Sleep Debt and the Futility of “Weekend Recovery Sleep”

Sleep Debt and the Futility of “Weekend Recovery Sleep”

Sleep Debt

Businessman workload falls asleep tired on computer over a desk because of sleep debt

The importance of prioritizing sleep during the work week cannot be stressed enough. In the work-obsessed culture, we find ourselves living in, people often brag about how little sleep they get, how they’ll “sleep when they’re dead”, or that they’ll just attempt to “catch up” on sleep over the weekend if they can. The idea of catching up on sleep over the weekend is simply not enough to stave off the detrimental effects of prolonged sleep deprivation.

According to leading sleep researchers, the impairments linked to sleep deprivation, such as lapses in attention and severely delayed reaction times, can remain a problem even after a long night of perceived “recovery sleep”. You will likely need multiple nights of long sleep times to find full relief from extended periods of sleep loss.

Sleep debt adds up, and because most people can’t sleep for more than 10 hours at a time, it is impossible, and therefore futile to attempt, to close that gap in a single night. “Burning the candle at both ends”, as they say, by staying up late during the week may seriously damage your ability to perform at work or school in the coming weeks and months.

In a study performed by SLEEP magazine involving 159 physically healthy adults around the age of 30 years old, researchers studied the effects of prolonged sleep deprivation. All but 17 of the participants were tasked with sleeping for a maximum of four hours per night, between 4:00 am – 8:00 am, for five consecutive nights. On the sixth night, they were randomly assigned to one of six different lengths of recovery sleep. These participants took a 30-minute-long computerized neurobehavioral assessment every two hours throughout the duration of the study. This assessment included a Psychomotor Vigilance Test and the Kasronlinska Sleepiness scale. A modified Maintenance of Wakefulness Test was also given at the start of the study, again during the fifth night, and once more on the recovery day.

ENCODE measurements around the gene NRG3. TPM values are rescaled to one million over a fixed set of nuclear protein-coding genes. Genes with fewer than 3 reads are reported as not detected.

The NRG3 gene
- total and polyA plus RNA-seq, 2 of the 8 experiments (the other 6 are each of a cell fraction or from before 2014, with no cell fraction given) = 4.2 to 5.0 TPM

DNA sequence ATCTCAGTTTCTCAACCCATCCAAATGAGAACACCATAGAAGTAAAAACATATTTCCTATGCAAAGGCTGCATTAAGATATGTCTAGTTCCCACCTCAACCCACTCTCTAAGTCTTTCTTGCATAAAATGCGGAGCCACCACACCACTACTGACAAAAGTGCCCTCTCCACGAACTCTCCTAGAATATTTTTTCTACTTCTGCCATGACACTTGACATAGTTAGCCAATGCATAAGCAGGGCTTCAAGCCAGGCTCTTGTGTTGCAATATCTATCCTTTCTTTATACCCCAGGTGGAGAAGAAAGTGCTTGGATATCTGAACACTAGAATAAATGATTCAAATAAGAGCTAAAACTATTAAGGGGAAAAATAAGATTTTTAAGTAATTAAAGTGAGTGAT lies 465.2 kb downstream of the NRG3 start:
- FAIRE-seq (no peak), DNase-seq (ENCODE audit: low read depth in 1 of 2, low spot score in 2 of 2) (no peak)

Researchers noticed a marked reduction in impairment after the night of recovery sleep. The improvements increased for those participants with lengthier sleep times, but the overall effects of sleep loss were never fully eliminated. Lapses of attention, subjective sleepiness, reaction times, and fatigue scores were above baseline for the 27 participants assigned to 10 hours of recovery sleep on the sixth night. There was another interesting finding involving the participants who were assigned to extreme sleep restriction on the sixth night instead of recovery sleep: performance and alertness significantly deteriorated after the final night with little to no sleep. This finding is far from shocking.

The aforementioned impairments linked to sleep loss (lapses in attention, and delayed reaction times) can prove to be extremely dangerous in your daily life. Another sleep study showed that driving after a night, or several nights, of sleep deprivation, is just as, if not more, dangerous than driving under the influence of alcohol. Put simply, if you’re getting behind the wheel after getting too few hours of sleep, you are putting yourself and other drivers on the road at great risk. Not to mention, your overall health, longevity, and even your “attractiveness” are all greatly improved by getting a minimum of seven hours of sleep per night, so start sleeping your way to better health!

At Sleep City we take sleep seriously. We know the health benefits of getting a better night’s rest. If you think your mattress or pillow is the problem, we are here to help. Shop our collection of mattresses today and get the sleep you deserve.